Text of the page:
Art is inherently subversive. Throughout history, it has played a key role in every process of social change. And even though all artistic expressions share this trait, here we will focus on what they call the visual arts and some of its most frequent modern forms: painting, graphic design, photography.

Art is as old as humanity itself. Certain studies claim that cave paintings appeared even before the human being developed the ability of speech. Art is of course one of the strongest (if not the strongest) means of expression, though its true power does not lie in the expressive quality but in the fact that it is a means of communication. An individual act of creativity is doomed unless it reaches others, it is meant to be shared. In this respect, art is as social as we humans are.


Art conveys a message, but it also mirrors reality. As a reflection of a particular context art fulfills another of its critical roles, that of the critic. But an art work is never a sterile snapshot, a mere witness of a certain period and place. On the contrary – it is the judgement of ingrained habits, shared beliefs, national customs and the status quo in general. Art is never compliant nor accommodating.


Ingenuity and creativity are the main elements that enable change, and social change is no exception. Men and women have the intrinsical capability of imagination, something that allows them to picture a different future.

Culture always precedes political change. As a cultural product, art reflects and spreads the experiences of the people as a constant process.

Throughout history, political revolutions can be read as the discrete units that condensate months, years and even centuries of social shift. Art has been present in every one of them, working at many levels and triggering subsequent phenomena.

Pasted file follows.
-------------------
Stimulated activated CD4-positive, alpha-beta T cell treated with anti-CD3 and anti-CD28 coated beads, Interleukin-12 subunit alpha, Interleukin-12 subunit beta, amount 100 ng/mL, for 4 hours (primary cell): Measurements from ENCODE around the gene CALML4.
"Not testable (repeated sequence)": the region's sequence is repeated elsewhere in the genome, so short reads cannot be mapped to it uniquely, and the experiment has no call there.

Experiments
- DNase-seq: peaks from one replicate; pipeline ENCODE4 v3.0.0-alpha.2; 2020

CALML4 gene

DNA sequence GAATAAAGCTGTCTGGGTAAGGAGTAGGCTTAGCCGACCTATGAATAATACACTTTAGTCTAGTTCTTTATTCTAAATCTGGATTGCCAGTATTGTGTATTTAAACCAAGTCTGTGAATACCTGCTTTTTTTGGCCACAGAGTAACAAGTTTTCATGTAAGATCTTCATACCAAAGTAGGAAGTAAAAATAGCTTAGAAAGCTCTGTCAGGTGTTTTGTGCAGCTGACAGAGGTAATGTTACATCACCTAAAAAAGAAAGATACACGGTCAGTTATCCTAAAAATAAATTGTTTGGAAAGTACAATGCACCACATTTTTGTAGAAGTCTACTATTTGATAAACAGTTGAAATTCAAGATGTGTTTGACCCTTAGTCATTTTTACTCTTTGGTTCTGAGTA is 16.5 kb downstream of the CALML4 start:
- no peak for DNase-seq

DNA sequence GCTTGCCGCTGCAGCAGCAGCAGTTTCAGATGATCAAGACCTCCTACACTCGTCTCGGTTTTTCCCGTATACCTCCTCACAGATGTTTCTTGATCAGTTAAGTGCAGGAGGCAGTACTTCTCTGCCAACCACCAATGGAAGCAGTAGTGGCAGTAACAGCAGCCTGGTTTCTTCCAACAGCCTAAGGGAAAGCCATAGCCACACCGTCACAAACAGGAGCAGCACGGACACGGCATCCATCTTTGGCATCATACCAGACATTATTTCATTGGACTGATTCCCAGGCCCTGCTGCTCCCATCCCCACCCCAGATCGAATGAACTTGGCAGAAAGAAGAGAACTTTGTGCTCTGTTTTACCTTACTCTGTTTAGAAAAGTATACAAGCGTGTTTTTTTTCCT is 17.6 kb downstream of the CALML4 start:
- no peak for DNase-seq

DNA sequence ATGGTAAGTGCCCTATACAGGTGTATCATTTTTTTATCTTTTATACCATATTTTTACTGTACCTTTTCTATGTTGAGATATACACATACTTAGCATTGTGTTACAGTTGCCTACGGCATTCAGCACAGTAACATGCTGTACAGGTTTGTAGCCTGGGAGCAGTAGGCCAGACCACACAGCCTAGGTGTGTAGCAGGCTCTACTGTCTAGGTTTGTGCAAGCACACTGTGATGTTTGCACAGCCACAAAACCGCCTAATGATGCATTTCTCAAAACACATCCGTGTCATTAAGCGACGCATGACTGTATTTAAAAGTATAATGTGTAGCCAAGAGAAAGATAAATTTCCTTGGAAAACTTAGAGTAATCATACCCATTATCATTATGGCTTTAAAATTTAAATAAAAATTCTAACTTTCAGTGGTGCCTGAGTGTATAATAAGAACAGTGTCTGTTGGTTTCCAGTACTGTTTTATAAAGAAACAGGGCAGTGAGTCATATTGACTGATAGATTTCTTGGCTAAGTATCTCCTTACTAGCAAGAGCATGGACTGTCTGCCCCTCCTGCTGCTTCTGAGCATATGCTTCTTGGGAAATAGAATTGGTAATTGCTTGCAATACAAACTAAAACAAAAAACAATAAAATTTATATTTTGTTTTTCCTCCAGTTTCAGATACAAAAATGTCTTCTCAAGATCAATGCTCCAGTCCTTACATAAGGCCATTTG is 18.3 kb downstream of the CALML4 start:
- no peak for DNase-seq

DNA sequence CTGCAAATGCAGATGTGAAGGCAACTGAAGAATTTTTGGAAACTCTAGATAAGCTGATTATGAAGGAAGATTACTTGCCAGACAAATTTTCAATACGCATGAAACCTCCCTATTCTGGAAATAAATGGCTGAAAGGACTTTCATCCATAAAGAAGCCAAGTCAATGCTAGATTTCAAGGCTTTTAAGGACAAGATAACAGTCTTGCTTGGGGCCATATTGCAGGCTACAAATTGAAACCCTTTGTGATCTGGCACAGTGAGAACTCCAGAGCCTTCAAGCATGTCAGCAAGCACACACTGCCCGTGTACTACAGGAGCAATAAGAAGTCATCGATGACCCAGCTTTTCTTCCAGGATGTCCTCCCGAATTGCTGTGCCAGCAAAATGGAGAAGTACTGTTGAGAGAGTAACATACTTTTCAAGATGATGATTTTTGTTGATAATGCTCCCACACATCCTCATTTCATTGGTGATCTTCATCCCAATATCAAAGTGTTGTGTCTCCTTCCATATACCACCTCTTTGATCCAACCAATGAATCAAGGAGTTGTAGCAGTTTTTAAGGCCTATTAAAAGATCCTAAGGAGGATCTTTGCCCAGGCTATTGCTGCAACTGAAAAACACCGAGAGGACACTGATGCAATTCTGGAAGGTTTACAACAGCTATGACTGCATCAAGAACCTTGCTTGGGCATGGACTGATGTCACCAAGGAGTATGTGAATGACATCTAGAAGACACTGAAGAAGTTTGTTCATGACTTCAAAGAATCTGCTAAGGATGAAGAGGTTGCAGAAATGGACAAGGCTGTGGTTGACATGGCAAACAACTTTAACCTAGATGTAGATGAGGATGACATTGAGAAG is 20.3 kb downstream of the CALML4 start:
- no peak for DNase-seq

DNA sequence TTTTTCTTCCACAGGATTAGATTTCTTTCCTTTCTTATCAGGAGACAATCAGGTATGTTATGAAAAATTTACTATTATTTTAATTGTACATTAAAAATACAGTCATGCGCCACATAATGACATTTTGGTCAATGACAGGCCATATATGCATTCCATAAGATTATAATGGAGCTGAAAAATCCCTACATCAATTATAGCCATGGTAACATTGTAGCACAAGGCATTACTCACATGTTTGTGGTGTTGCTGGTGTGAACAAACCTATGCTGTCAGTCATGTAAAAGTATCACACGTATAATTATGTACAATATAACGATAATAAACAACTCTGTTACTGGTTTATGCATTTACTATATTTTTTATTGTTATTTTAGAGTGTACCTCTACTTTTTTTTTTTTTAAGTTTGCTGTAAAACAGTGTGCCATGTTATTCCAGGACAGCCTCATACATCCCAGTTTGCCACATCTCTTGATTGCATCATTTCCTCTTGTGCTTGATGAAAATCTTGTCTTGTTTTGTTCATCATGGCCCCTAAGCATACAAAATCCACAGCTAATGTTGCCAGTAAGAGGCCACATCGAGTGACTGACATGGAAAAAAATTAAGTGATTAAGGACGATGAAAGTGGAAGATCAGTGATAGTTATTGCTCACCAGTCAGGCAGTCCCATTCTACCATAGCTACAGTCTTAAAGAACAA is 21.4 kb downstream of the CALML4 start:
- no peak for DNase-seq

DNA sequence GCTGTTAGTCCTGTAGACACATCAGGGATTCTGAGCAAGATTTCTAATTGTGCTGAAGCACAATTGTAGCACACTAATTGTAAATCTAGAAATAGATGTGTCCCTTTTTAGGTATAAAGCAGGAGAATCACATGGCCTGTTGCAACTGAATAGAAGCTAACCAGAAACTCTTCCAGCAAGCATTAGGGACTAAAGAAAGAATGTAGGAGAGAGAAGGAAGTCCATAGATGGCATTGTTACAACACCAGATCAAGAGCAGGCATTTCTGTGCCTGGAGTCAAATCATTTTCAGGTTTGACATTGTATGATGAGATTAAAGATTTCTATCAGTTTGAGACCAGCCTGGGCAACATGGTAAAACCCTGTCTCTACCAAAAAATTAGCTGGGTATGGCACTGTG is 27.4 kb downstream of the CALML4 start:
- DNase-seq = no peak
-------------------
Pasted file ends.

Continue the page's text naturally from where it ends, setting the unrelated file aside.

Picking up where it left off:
Who knows how many more decades would France’s Ancien Régime have lasted if the printing press was never invented. The Printing Revolution was technical, but it made quite a few political revolutions possible. The spread of the printing press facilitated the wide circulation of information and ideas, and the people of the French Revolution made great use of this technology. However, in 1780’s France, those who needed a revolution the most were also the least educated. Less than 30% of the population could read and/or write, which is to say the clergy and the nobility. This is why the vast majority of printed materials that were distributed during the French Revolution were illustrations, accompanied by little or no text. Some of these pamphlets would convey the principles of the Revolution graphically, others would provide information or a call to action. Many more would portray the hated monarchs and nobility in ridiculous positions or situations, in an attempt to humiliate the enemy.

Pamphlets and posters and political caricatures kept the Revolution going forward, while the traditional painters depicted those convulsed times in new ways. Jacques-Louis David was, whithout doubt, the artist of the French Revolution. This neoclacissist despised the stiffness and frivolity of the Rococo style, and produced one of the most iconic works of the period: the Oath of the Tennis Court, the depiction of the moment in which the French nation agreed to have their first constitution.